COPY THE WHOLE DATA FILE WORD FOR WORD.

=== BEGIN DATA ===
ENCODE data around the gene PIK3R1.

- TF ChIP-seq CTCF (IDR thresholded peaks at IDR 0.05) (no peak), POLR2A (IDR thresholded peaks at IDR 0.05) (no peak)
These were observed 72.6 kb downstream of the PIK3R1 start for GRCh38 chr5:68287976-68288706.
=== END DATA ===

ENCODE data around the gene PIK3R1.

- TF ChIP-seq CTCF (IDR thresholded peaks at IDR 0.05) (no peak), POLR2A (IDR thresholded peaks at IDR 0.05) (no peak)
These were observed 72.6 kb downstream of the PIK3R1 start for GRCh38 chr5:68287976-68288706.